News Election 2019 Campaign diary: Promises, media appearances and a treasurer debate
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Campaign diary: Promises, media appearances and a treasurer debate

A comparison diptych generated on Monday. Photo: AAP
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“Why don’t people like you?”

It’s a tough question for the man polls still suggest is most likely to be Australia’s next Prime Minister.

“Look, you’ve splashed billions on promises. You have won, been judged to win, the last two debates. Why don’t people like you in terms of the preferred Prime Minister vote?” Sunrise host David Koch asked.

On Monday evening Mr Shorten later appeared on ABC’s Q&A, where an audience member asked him much the same question, to laughter and applause from the audience.

It was a legitimate question because of his disapproval rating among voters according to Newspoll and his ranking as preferred prime minister.

Do voters like him? And more importantly, does it matter? Isn’t how people vote in an election the only measure that counts?

No doubt, the Labor leader hopes the election will answer the question.

On Sunday, the Labor Party launch emphasised the unity and longevity of the team behind him including powerful female leaders Penny Wong and Tanya Plibersek.

It wasn’t just the Bill Shorten show for a reason. Could it be because voters don’t actually like him that much?

On Monday, Ms Plibersek was out defending his popularity again – or lack of it.

“No I don’t believe that at all. I think we’ve got a very negative government. They’ve gone negative because they’ve got nothing and that of course frightens people,” she said.

With only 12 days until voting day, time will tell what the people really think of the Labor leader.

In the meantime, the leaders have been out courting the media at almost every opportunity – both appearing on ABC flagship programs on Monday night.

Prime Minister Scott Morrison was on ABC’s 7.30, where host Leigh Sales asked: ‘What is the point of a Morrison government?’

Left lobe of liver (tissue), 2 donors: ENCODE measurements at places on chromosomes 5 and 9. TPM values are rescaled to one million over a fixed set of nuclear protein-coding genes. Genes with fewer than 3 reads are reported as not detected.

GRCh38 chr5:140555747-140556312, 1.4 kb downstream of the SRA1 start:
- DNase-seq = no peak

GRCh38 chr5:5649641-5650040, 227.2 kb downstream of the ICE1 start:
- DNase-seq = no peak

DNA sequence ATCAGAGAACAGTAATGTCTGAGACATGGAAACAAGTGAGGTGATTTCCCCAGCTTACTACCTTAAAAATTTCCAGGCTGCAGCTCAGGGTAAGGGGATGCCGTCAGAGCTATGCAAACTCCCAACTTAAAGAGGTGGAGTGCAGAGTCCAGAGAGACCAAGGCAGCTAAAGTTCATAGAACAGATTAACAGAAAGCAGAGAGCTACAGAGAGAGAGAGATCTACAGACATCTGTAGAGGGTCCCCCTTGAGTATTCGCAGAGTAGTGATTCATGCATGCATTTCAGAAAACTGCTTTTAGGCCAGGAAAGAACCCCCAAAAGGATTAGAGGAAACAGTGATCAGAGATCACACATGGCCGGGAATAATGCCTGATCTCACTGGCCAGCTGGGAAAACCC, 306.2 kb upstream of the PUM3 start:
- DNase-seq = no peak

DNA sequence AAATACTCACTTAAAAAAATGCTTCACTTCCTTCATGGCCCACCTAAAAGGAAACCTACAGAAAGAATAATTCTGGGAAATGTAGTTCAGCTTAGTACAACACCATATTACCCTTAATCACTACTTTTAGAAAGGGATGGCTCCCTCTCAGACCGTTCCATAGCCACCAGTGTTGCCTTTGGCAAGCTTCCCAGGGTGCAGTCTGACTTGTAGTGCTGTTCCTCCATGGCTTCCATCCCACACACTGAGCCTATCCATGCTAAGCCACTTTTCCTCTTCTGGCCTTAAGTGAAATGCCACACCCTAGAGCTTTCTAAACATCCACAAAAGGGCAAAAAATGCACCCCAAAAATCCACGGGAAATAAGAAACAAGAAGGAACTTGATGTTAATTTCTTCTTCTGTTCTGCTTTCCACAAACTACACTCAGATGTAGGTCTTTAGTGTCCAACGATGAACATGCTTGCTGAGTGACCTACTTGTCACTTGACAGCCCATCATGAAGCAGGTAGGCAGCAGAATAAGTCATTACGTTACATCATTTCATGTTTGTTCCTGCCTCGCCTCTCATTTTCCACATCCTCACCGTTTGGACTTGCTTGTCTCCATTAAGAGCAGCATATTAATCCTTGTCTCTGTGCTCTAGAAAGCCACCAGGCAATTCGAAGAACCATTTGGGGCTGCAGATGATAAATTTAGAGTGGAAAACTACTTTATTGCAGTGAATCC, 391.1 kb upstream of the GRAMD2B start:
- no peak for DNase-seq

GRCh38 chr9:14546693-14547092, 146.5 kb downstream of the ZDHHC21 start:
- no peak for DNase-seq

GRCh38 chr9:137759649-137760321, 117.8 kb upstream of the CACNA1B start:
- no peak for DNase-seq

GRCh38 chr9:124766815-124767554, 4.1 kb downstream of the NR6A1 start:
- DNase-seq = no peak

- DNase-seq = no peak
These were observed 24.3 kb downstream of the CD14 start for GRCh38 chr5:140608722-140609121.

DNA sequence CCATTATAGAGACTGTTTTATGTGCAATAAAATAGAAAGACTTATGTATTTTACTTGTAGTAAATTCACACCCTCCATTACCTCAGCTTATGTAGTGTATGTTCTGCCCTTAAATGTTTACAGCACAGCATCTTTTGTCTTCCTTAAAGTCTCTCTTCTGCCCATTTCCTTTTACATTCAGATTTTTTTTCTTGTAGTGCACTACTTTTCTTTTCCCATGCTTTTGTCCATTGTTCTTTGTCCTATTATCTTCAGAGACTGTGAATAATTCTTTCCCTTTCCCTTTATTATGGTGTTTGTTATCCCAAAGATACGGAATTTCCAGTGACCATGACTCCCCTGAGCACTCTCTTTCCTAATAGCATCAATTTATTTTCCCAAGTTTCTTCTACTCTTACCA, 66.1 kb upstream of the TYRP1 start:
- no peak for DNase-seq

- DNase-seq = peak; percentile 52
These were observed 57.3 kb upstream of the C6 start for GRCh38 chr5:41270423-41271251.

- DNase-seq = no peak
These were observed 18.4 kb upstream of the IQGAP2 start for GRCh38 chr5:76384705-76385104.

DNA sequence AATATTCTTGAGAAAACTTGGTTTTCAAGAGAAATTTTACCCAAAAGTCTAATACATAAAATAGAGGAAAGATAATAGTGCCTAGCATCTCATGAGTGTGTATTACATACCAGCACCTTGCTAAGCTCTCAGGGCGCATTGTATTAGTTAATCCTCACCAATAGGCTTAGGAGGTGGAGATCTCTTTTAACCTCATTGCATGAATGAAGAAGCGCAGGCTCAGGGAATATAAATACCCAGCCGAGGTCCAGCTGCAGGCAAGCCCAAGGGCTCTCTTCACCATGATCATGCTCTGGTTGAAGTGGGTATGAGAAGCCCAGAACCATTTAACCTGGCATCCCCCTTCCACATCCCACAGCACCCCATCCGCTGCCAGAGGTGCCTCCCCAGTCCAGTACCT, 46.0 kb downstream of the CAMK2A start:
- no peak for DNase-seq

The PM also announced he and Mr Shorten would hold a third leadership debate on Wednesday at The National Press Club in Canberra.

Where were they?

Mr Morrison remained in New South Wales on Monday, visiting seats along the south coast.

Mr Shorten campaigned in Sydney’s west.

Promises … promises

Liberal: The party made a $160 million manufacturing announcement, which included offering local businesses access to a $50 million fund to invest in technology.

Mr Morrison also promised to back manufacturing with a reinvigorated “Australian Made” campaign to help increase exports.

Mr Morrison at the Nowchem factory south of Sydney. Photo: AAP

Labor: The ALP spoke about providing greater support for Australia’s cancer patients, and its aim to minimise out-of-pocket costs.

Mr Shorten speaks to cancer patient Sandy Eglin at Derby Street Medical Centre in Sydney. Photo: AAP

Quotes from the road

“Let’s talk about election promises because you’ve broken more than anybody on this podium.”
– Shadow treasurer Chris Bowen to his counterpart Josh Frydenberg at the treasurers’ debate

“We can’t shift Mother’s Day for the election, so it is what it is.”
– Liberal stalwart Michael Kroger explains why the party’s campaign launch will be on May 12

“We haven’t changed anything for those earning on the top tax rate. [Those] on the top tax rate will be returning 36 per cent of the income tax revenue. They will be paying 36 per cent of total income tax revenue.”
– Mr Morrison on the coalition’s stance on taxing high-income earners

“As a Mundine I’m giving him a bit of training on the boxing.”
– Liberal candidate for Gilmore Warren Mundine says he’s preparing Mr Morrison for the third leaders’ debate

Elsewhere on the election trail

Treasurers’ debate: Josh Frydenberg and Chris Bowen jousted at the treasurers’ debate.

Mr Bowen spruiked Labor’s ambitious agenda – changes to negative gearing and stopping franking credits to name a few. He also promised that taxes under Labor would be fairer.

Chris Bowen and Treasurer Josh Frydenberg at the National Press Club. Photo: AAP

For his part Mr Frydenberg spoke of the Coalition’s strong budget surpluses and said the Coalition had an economic plan to grow the economy and create 1.25 million new jobs over the next five years.

Third debate: The two major parties agreed on a third debate to be held on Wednesday at the National Press Club in Canberra.

The prime-time debate will be moderated by ABC journalist and National Press Club president Sabra Lane.

The news came as the ABC confirmed Mr Morrison had snubbed the public broadcaster’s invitation for him to appear on flagship program, Q&A.

Labor stands behind security agencies: Mr Shorten said he did not share the views of former prime minister Paul Keating, who said Australia’s spy chiefs were “nutters” harming the nation’s relationship with China.

Mr Shorten said Mr Keating was an elder statesmen of politics and respected his right to his views, but said his government would continue to take advice from “the people who help keep Australians safe”.

That’s Odd…

After all that seriousness, how is this for a palate cleanser?

Alex Dyson, a former radio host and independent candidate for the Victorian seat of Wannon, released an election video on Monday and two words sum it up – interpretative dance.

It’s really very good.